Ahead of the last meeting between Prime Minister Narendra Modi and US President Barack Obama in China, India and the US will hold their second strategic and commercial dialogue in New Delhi, which will hopefully bring to closure some key issues on the bilateral agenda and map the way ahead.
The Strategic Dialogue will be co-chaired by External Affairs Minister Sushma Swaraj and US Secretary of State John Kerry and the Commercial Dialogue will be co-chaired by India’s Commerce Minister Nirmala Sitharaman and US Commerce Secretary Penny Pritzker. The August 30 talks, which will be followed by the Modi-Obama meeting in on the sidelines of the G20 summit in Hangzhou, will cap more than a decade of blossoming of the India-US relations, which were transformed by the pathbreaking India-US nuclear deal in the summer of 2005.
The India-US relations are at an all-time high, with bilateral trade climbing up to over $109 billion, marking a nearly three-fold increase from $37 billion in 2005.
The narrative of India in the US has changed radically with the Modi government embarking on path-breaking second generation economic reforms, including the passage of the landmark Goods and Service tax and the lifting of FDI caps in crucial sectors like defence and insurance.
Two-way investments are growing with the US FDI in India exceeding $28 billion and India’s investment in the US reaching over $11 billion. There are still festering issues relating to protection of intellectual property rights, IT visa fees and localisation requirements, but the economic relationship is poised for an upswing.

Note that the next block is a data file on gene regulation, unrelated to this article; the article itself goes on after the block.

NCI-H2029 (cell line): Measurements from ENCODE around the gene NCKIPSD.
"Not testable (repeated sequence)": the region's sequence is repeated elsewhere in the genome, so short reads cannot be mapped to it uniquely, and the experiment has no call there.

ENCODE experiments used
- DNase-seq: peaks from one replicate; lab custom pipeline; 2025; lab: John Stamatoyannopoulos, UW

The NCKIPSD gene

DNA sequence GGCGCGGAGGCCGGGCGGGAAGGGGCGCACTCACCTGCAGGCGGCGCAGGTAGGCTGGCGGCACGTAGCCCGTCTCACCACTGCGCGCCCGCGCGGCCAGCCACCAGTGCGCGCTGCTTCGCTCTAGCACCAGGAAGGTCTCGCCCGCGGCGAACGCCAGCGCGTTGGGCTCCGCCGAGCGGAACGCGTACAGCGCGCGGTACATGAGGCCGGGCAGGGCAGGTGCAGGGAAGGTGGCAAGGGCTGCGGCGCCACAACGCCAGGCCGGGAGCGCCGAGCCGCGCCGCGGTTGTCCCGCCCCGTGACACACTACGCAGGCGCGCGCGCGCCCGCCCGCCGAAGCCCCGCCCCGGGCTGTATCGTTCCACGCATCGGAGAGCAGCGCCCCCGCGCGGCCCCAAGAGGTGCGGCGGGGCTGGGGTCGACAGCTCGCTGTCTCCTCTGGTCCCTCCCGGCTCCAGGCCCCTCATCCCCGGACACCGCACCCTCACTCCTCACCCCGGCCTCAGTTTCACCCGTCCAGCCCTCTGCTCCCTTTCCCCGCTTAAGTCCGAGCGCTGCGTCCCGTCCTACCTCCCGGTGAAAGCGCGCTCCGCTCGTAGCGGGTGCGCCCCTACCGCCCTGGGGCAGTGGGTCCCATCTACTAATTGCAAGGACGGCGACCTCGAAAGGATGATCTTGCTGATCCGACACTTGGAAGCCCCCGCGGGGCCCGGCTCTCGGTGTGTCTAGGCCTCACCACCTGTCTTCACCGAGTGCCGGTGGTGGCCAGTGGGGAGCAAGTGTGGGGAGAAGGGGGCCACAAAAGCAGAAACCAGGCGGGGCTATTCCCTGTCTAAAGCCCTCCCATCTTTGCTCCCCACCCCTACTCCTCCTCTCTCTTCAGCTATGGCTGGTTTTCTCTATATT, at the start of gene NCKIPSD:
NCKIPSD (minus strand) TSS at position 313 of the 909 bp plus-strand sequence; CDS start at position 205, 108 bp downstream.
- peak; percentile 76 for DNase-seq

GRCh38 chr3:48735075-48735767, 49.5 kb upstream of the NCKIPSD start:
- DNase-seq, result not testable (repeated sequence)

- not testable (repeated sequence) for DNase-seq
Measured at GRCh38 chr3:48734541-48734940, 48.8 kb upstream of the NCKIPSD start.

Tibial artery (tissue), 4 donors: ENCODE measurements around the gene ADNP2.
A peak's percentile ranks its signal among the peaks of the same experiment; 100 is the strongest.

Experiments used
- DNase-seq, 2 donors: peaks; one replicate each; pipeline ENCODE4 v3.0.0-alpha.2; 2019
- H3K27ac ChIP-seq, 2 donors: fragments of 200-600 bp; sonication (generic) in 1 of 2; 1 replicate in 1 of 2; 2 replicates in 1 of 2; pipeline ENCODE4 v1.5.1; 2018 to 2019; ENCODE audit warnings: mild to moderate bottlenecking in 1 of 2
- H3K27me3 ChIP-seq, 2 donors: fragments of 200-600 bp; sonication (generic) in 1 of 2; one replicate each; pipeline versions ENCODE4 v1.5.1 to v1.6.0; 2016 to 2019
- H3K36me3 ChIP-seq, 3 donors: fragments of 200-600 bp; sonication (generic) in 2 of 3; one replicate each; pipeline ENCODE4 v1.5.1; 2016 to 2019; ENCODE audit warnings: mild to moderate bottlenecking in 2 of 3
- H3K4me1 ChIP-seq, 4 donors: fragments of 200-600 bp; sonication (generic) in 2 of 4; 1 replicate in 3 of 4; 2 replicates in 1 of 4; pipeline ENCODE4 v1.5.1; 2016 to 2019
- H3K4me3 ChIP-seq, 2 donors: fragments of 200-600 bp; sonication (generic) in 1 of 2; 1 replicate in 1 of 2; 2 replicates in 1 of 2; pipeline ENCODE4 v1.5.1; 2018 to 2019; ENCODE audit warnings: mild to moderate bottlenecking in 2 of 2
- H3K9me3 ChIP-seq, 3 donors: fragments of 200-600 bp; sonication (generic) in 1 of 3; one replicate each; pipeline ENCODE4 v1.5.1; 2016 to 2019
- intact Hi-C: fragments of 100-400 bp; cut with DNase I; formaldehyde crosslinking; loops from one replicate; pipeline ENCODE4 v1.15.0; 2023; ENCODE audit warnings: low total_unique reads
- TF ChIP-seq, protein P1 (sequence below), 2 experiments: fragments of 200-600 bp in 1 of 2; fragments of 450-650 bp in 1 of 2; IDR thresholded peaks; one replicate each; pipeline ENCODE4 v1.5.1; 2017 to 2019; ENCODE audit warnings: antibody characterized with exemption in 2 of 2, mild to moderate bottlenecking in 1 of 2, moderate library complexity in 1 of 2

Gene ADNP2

On the strategic level, the visceral distrust that once marked the India-US relations is becoming a distant memory, with the world’s two largest democracies proactively cooperating across a gamut of cross-cutting issues and aligning their perspectives on stability in the Indian Ocean and the Asia-Pacific region. PM Modi’s visit to the US in June 2016, his fourth since taking office, was a milestone that saw the US declaring India as a major defence partner, which entails sharing of sensitive defence technologies reserved only for close allies of Washington. By and large, there is greater strategic congruence and comfort level in the relationship, with a strong bipartisan consensus on taking forward what President Obama has called “the defining partnership of the 21st century.”